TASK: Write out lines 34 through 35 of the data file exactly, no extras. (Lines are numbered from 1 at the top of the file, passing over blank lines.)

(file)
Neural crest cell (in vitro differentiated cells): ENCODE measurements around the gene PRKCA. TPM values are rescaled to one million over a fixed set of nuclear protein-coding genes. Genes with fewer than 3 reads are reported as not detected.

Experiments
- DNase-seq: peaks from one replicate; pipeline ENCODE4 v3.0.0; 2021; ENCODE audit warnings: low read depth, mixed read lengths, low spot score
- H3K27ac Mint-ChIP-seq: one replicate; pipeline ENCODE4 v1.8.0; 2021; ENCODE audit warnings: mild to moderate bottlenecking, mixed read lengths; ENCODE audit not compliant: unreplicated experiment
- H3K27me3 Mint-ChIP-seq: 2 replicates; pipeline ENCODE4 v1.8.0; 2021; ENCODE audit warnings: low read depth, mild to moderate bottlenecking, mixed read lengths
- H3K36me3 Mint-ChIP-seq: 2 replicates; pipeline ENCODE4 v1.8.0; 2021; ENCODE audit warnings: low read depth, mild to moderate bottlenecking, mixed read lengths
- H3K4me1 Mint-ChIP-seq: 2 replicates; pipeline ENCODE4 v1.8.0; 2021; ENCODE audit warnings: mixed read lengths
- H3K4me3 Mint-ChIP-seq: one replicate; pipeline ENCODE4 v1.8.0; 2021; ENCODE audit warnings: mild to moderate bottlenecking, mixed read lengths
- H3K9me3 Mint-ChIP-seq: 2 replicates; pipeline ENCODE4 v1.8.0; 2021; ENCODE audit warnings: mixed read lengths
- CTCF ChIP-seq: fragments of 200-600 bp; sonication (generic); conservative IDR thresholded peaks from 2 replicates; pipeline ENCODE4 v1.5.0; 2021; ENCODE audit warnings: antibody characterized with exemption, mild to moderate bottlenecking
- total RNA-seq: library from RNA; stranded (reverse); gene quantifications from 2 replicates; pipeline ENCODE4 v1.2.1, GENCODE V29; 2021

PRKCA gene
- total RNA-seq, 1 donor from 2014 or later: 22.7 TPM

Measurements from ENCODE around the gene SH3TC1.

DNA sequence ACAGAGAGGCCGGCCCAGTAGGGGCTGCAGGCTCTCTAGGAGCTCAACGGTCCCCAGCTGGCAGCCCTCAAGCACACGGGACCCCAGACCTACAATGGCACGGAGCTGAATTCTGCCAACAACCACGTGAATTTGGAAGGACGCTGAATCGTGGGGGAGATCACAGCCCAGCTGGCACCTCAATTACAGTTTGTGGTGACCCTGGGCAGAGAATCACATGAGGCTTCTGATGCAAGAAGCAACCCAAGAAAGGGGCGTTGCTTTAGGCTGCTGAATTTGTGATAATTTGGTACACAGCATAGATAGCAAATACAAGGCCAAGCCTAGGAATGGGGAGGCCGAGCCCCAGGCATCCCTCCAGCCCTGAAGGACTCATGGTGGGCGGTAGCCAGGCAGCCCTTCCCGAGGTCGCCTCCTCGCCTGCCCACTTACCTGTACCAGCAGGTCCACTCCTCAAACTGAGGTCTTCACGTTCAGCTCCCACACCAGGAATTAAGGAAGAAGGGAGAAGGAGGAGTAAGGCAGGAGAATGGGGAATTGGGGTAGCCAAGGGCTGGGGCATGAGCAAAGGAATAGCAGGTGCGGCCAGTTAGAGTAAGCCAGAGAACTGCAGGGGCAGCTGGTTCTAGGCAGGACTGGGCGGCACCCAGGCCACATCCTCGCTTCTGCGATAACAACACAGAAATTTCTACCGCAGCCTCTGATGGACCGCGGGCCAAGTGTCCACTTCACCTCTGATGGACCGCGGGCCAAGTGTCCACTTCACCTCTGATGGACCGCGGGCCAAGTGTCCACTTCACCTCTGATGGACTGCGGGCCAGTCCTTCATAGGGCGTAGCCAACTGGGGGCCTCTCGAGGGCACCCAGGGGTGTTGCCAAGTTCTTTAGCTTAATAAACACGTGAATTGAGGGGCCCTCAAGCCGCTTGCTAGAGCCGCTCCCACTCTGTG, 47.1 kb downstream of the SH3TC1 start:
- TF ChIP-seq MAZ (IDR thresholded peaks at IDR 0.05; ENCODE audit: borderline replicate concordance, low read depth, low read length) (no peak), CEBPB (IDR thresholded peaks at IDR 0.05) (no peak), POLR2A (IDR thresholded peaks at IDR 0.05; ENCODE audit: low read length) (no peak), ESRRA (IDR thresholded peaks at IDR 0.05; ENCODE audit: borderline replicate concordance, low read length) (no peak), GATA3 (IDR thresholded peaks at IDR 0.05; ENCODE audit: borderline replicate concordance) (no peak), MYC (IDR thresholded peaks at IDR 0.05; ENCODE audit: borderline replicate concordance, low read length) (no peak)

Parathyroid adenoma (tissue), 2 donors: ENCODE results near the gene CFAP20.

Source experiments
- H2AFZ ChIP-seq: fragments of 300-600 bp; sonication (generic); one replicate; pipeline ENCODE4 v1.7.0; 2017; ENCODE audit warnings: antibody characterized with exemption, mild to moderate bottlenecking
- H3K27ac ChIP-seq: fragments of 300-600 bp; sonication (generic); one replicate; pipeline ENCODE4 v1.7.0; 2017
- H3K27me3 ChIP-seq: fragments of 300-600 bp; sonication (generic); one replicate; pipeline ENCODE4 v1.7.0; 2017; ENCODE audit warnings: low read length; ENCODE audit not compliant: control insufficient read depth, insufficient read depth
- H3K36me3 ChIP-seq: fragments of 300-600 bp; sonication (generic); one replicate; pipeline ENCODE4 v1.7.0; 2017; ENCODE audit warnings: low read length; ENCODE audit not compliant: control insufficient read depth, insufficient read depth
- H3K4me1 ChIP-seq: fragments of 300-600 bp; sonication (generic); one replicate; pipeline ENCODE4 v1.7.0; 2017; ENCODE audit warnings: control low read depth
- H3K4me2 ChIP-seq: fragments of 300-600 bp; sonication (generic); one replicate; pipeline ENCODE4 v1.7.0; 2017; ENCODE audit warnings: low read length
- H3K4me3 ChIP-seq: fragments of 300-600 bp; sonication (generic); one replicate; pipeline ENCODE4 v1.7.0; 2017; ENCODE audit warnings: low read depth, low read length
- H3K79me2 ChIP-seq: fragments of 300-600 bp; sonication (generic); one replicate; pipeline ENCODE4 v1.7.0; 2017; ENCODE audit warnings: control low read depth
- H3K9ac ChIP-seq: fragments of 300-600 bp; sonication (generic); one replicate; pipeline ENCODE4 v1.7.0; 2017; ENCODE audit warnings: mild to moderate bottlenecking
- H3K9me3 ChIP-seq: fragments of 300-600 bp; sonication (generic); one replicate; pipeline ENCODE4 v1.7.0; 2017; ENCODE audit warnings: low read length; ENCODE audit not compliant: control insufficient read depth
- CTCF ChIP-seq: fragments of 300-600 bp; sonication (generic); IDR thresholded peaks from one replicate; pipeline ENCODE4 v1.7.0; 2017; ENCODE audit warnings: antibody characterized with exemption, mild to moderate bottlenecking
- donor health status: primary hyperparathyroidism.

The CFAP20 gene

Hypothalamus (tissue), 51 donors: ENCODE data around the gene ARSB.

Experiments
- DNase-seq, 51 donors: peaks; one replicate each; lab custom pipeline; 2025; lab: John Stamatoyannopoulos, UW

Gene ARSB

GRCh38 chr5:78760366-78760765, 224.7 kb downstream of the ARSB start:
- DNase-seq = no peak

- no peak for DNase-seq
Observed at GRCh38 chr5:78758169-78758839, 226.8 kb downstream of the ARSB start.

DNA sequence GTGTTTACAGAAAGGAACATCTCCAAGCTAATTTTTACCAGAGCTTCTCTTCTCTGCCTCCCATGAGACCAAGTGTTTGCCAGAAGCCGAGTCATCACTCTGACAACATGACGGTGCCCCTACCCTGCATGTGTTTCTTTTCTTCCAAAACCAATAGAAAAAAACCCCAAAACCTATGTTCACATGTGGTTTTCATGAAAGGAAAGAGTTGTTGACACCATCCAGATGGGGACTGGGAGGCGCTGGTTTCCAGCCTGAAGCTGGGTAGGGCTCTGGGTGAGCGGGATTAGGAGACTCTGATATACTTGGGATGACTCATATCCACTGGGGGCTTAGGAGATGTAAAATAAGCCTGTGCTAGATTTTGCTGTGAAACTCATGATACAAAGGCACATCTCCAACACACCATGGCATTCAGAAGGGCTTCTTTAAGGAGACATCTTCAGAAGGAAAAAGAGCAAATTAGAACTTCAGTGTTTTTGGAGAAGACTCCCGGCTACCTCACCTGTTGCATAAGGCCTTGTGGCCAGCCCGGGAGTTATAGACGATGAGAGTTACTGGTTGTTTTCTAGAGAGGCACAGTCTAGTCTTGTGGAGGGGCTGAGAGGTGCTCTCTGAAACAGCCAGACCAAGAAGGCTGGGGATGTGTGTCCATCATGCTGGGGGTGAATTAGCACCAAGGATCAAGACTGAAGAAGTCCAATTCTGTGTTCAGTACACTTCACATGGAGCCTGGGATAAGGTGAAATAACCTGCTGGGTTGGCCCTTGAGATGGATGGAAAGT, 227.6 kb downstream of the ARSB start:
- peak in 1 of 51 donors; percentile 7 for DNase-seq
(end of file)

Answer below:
- DNase-seq, 51 donors: peaks; one replicate each; lab custom pipeline; 2025; lab: John Stamatoyannopoulos, UW

Gene ARSB